Air Date: Sept. 24, 1974 (NBC)
Production Companies: Alpine Productions, Charles Fries Productions
Running Time: 78 min.
Available on: YouTube
Written by: Sandor Stern
Directed by: John Llewellyn Moxey
Cast: Robert Stack, Vera Miles, L.Q. Jones, Herb Edelman, Dena Diestrich, Ted Gerhring, Margaret Willock
Rating: 6 Vintage Televisions (out of 10)
It’s hard for me to get past the title of this one: The Strange & Deadly Occurrence (1974.) First, there’s no single occurrence. Second, while events that happen in the new country home of Michael Rhodes (Robert Stack) and family are indeed strange, they’re not ultimately deadly. The title caused me to watch and wait for more rather than to simply enjoy it.
While it does have some thrills and chills, I admire it most for the family dynamic. Michael, his wife, Christine (Vera Miles), and their daughter, Melissa (Margaret Willock), seem to genuinely enjoy spending time together. The biggest drama is that Melissa is turning 16 and would prefer to be called by her full name rather than by the nickname, “Mel.”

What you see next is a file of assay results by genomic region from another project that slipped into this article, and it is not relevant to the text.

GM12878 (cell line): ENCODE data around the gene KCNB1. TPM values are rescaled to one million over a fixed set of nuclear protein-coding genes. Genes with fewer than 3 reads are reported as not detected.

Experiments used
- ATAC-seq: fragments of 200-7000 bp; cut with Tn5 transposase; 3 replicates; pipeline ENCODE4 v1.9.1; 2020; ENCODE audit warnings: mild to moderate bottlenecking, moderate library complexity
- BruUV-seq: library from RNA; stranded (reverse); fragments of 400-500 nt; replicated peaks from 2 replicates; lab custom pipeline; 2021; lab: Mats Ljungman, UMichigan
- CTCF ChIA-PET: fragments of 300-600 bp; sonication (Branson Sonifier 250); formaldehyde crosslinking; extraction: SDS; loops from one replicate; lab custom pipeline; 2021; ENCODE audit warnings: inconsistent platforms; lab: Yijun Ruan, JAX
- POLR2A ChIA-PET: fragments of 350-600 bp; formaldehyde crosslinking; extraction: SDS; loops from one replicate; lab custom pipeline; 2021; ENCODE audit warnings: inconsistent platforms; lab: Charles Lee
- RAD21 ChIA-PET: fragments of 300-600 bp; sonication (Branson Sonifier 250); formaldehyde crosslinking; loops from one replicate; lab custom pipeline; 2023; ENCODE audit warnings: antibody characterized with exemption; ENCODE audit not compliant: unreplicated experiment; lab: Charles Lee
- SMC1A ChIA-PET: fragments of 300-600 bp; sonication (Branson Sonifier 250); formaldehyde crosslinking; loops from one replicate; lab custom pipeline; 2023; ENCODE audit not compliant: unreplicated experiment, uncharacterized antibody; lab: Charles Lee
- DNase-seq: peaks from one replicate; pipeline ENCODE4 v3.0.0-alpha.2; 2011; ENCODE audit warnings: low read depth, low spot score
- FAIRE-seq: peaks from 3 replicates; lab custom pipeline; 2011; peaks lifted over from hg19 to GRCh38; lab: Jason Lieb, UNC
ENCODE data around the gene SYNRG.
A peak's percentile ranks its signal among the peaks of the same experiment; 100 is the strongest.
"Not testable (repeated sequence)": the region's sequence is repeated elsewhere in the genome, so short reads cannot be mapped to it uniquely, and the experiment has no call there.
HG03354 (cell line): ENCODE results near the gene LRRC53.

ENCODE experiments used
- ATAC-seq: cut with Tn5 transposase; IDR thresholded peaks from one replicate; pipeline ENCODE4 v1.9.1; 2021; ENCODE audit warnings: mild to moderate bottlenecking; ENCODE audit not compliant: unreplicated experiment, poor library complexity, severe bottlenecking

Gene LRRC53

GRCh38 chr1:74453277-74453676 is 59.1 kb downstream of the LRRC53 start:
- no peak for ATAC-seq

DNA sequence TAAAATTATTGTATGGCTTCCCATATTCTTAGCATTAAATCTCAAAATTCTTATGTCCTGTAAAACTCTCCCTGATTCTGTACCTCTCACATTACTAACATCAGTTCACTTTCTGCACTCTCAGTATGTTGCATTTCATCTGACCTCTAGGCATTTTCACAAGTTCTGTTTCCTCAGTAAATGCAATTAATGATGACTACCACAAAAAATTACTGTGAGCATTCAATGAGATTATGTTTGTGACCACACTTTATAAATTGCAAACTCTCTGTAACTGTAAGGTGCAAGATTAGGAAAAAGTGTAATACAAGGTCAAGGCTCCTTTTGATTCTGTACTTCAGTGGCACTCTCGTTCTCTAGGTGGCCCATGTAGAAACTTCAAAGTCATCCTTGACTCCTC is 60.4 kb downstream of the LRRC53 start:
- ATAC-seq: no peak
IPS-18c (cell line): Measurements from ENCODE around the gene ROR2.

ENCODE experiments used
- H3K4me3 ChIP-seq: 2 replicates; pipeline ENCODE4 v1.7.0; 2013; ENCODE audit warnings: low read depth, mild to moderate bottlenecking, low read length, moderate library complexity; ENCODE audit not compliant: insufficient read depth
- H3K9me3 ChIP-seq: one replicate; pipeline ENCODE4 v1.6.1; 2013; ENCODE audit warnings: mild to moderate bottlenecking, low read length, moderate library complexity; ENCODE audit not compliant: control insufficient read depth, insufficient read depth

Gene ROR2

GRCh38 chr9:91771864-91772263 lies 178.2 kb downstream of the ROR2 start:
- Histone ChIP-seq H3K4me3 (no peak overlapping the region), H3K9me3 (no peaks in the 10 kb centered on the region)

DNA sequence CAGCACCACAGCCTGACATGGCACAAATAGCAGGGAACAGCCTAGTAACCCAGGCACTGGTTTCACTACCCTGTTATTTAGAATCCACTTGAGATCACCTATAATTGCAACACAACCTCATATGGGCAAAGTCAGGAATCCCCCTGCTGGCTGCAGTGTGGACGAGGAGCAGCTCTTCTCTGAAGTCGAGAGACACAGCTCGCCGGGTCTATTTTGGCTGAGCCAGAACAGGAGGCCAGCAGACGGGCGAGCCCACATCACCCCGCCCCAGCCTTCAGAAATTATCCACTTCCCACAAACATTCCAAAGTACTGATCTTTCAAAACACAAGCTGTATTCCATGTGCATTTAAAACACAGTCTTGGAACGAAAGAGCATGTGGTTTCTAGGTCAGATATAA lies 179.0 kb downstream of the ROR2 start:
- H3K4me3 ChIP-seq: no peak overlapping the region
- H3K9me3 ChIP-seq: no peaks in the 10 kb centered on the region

Why, the in-laws even spend the weekend with them without quarreling. The biggest drama between Felix (Herb Edelman) and Audrey (Dena Dietrich) regards his drinking. However, the subject is broached merely for the humor; it’s not a plot point. Even in the 1970s, it’s hard to imagine a family getting along so well.
Their home is built on the ruins of a mission that was destroyed when one of its patients, distraught over the death of his wife, burned it to the ground. The old well remains on the property. When we learn, as the characters do, that the previous owner of the house drowned in the swimming pool instead of peacefully in bed, we think this must be a ghost story.
I never bought it, though, because there are so many point-of-view shots of someone watching the house, breathing heavily. I don’t think ghosts do that. Then, when a “creepy” man, Dr. David Gillgreen (Ted Gehring) appears one day and offers to purchase the house at any price, I didn't buy that he was anything other than a red herring.
I assumed that any way it concluded, there was going to be a Scooby Doo ending. I won’t say exactly what happens, but the climax both comes out of the blue and yet is simultaneously heralded by some carefully revealed clues along the way. Still, the over-the-top theatrics of the climax doesn’t belong in the grounded environment which we’ve seen so far.
Remove the title, set-ups, and plot points and, yes, The Strange & Deadly Occurrence is a sometimes-frightening film. There’s even a great jump scare that I maintain is hard to accomplish in a TV movie. On the surface it seems unique, but underneath it’s the same old thing. It’s enjoyable, for sure, but not substantial, and sometimes that's OK.
Visit the TV Terror Guide: 70's TV Movies playlist at ClassicHorrors.Club TV on YouTube to watch The Strange & Deadly Occurrence and other great movies from this series...